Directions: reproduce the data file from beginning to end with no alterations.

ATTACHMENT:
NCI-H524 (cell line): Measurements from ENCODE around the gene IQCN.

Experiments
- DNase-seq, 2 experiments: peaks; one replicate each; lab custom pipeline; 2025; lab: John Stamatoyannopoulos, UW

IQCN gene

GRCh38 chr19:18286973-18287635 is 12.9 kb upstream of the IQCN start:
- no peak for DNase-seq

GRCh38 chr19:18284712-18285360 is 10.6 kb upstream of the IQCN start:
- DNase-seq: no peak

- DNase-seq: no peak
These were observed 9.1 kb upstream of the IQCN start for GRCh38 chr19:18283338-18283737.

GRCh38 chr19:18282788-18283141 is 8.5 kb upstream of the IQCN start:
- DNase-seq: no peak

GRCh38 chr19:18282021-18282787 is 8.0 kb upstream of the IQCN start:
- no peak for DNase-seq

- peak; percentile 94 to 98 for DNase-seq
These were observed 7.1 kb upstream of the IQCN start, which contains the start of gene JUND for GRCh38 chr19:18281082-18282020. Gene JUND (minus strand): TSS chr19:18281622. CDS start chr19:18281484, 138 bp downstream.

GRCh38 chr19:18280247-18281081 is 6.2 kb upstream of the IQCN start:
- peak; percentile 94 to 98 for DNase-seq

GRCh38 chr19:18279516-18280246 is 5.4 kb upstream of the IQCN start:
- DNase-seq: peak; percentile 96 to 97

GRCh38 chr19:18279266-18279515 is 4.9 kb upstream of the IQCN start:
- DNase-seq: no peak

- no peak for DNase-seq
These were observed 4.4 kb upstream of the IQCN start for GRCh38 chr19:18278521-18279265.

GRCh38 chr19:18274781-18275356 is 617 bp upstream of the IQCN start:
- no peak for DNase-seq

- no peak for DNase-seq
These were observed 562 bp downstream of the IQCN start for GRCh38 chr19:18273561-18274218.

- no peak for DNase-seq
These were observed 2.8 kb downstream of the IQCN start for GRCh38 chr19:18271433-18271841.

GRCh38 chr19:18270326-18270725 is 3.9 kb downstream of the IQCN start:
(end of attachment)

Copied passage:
NCI-H524 (cell line): Measurements from ENCODE around the gene IQCN.

Experiments
- DNase-seq, 2 experiments: peaks; one replicate each; lab custom pipeline; 2025; lab: John Stamatoyannopoulos, UW

IQCN gene

GRCh38 chr19:18286973-18287635 is 12.9 kb upstream of the IQCN start:
- no peak for DNase-seq

GRCh38 chr19:18284712-18285360 is 10.6 kb upstream of the IQCN start:
- DNase-seq: no peak

- DNase-seq: no peak
These were observed 9.1 kb upstream of the IQCN start for GRCh38 chr19:18283338-18283737.

GRCh38 chr19:18282788-18283141 is 8.5 kb upstream of the IQCN start:
- DNase-seq: no peak

GRCh38 chr19:18282021-18282787 is 8.0 kb upstream of the IQCN start:
- no peak for DNase-seq

- peak; percentile 94 to 98 for DNase-seq
These were observed 7.1 kb upstream of the IQCN start, which contains the start of gene JUND for GRCh38 chr19:18281082-18282020. Gene JUND (minus strand): TSS chr19:18281622. CDS start chr19:18281484, 138 bp downstream.

GRCh38 chr19:18280247-18281081 is 6.2 kb upstream of the IQCN start:
- peak; percentile 94 to 98 for DNase-seq

GRCh38 chr19:18279516-18280246 is 5.4 kb upstream of the IQCN start:
- DNase-seq: peak; percentile 96 to 97

GRCh38 chr19:18279266-18279515 is 4.9 kb upstream of the IQCN start:
- DNase-seq: no peak

- no peak for DNase-seq
These were observed 4.4 kb upstream of the IQCN start for GRCh38 chr19:18278521-18279265.

GRCh38 chr19:18274781-18275356 is 617 bp upstream of the IQCN start:
- no peak for DNase-seq

- no peak for DNase-seq
These were observed 562 bp downstream of the IQCN start for GRCh38 chr19:18273561-18274218.

- no peak for DNase-seq
These were observed 2.8 kb downstream of the IQCN start for GRCh38 chr19:18271433-18271841.

GRCh38 chr19:18270326-18270725 is 3.9 kb downstream of the IQCN start: